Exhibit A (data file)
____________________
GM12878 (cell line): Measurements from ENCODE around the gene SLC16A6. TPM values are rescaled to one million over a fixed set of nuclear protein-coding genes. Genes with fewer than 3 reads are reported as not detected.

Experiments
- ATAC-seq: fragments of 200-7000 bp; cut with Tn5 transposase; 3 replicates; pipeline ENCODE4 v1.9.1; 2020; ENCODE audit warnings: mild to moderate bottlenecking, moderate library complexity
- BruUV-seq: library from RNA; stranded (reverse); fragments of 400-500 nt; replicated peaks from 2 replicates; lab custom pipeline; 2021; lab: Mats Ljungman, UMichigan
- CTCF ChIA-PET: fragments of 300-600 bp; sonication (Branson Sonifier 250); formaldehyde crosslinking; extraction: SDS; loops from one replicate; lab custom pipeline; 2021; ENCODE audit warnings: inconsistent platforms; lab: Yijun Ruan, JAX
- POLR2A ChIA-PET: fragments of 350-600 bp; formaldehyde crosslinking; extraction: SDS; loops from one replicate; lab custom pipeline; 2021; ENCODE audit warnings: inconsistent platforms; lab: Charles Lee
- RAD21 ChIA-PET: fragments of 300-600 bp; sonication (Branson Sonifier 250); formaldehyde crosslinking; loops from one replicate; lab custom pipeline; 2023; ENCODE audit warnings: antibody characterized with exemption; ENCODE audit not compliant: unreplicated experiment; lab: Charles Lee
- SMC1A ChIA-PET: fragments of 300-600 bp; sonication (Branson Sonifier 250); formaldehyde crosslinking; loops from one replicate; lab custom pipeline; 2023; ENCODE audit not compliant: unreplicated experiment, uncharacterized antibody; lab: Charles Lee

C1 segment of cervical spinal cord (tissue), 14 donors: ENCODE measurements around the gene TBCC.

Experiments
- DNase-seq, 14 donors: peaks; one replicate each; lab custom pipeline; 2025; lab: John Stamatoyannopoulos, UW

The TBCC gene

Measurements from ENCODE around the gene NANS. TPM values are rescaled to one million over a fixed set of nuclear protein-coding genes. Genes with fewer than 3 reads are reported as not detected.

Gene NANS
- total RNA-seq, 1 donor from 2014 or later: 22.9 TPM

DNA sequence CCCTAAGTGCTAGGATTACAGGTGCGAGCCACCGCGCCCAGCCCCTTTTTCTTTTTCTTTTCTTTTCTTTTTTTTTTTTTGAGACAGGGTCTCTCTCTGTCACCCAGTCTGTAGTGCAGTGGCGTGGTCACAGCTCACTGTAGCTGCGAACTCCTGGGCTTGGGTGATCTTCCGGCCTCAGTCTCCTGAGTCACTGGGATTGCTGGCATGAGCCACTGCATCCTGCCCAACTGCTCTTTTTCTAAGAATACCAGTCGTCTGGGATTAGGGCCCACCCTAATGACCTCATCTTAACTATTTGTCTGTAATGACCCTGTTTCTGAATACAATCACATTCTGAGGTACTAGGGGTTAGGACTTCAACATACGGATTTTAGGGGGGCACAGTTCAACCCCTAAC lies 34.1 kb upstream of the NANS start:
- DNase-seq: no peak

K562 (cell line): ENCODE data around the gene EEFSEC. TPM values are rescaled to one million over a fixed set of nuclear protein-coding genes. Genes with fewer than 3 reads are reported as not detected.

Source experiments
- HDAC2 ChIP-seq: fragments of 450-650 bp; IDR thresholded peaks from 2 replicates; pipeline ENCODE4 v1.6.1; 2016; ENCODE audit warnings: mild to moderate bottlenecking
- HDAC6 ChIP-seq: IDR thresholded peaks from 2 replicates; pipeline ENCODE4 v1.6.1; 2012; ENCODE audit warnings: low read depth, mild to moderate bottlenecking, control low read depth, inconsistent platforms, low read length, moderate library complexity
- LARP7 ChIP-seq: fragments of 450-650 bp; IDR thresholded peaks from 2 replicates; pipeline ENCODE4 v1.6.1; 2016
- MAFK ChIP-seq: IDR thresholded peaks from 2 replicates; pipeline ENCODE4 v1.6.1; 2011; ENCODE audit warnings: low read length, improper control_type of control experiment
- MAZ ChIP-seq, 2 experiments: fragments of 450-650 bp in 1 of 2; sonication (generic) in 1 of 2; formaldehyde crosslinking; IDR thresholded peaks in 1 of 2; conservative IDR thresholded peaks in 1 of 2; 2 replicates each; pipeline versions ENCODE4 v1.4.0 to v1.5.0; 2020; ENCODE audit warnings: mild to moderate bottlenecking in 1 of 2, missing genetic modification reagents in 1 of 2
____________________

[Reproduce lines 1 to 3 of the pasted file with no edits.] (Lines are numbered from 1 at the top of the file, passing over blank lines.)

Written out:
GM12878 (cell line): Measurements from ENCODE around the gene SLC16A6. TPM values are rescaled to one million over a fixed set of nuclear protein-coding genes. Genes with fewer than 3 reads are reported as not detected.

Experiments
- ATAC-seq: fragments of 200-7000 bp; cut with Tn5 transposase; 3 replicates; pipeline ENCODE4 v1.9.1; 2020; ENCODE audit warnings: mild to moderate bottlenecking, moderate library complexity